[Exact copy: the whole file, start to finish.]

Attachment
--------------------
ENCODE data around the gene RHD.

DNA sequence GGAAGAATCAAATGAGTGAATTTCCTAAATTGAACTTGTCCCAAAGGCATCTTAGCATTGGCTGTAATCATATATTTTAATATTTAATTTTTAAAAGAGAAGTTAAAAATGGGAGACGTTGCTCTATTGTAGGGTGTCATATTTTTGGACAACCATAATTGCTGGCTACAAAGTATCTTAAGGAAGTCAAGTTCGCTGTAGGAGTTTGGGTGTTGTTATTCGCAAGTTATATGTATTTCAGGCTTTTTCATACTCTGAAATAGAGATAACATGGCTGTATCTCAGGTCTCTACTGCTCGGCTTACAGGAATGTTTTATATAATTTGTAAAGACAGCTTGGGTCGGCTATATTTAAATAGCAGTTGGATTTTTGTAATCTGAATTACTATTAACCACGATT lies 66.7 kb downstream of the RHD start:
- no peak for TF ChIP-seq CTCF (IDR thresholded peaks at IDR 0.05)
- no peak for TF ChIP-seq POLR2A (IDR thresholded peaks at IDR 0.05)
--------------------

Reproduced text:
ENCODE data around the gene RHD.

DNA sequence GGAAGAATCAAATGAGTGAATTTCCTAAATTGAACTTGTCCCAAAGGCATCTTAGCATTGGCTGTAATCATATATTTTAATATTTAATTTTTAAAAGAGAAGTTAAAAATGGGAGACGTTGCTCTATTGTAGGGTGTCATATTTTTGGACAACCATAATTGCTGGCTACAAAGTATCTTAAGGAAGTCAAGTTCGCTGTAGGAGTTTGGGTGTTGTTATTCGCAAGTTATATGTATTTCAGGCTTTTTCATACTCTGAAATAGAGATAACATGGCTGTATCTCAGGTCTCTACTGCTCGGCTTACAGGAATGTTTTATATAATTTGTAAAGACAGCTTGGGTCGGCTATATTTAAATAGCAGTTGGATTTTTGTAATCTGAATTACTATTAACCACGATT lies 66.7 kb downstream of the RHD start:
- no peak for TF ChIP-seq CTCF (IDR thresholded peaks at IDR 0.05)
- no peak for TF ChIP-seq POLR2A (IDR thresholded peaks at IDR 0.05)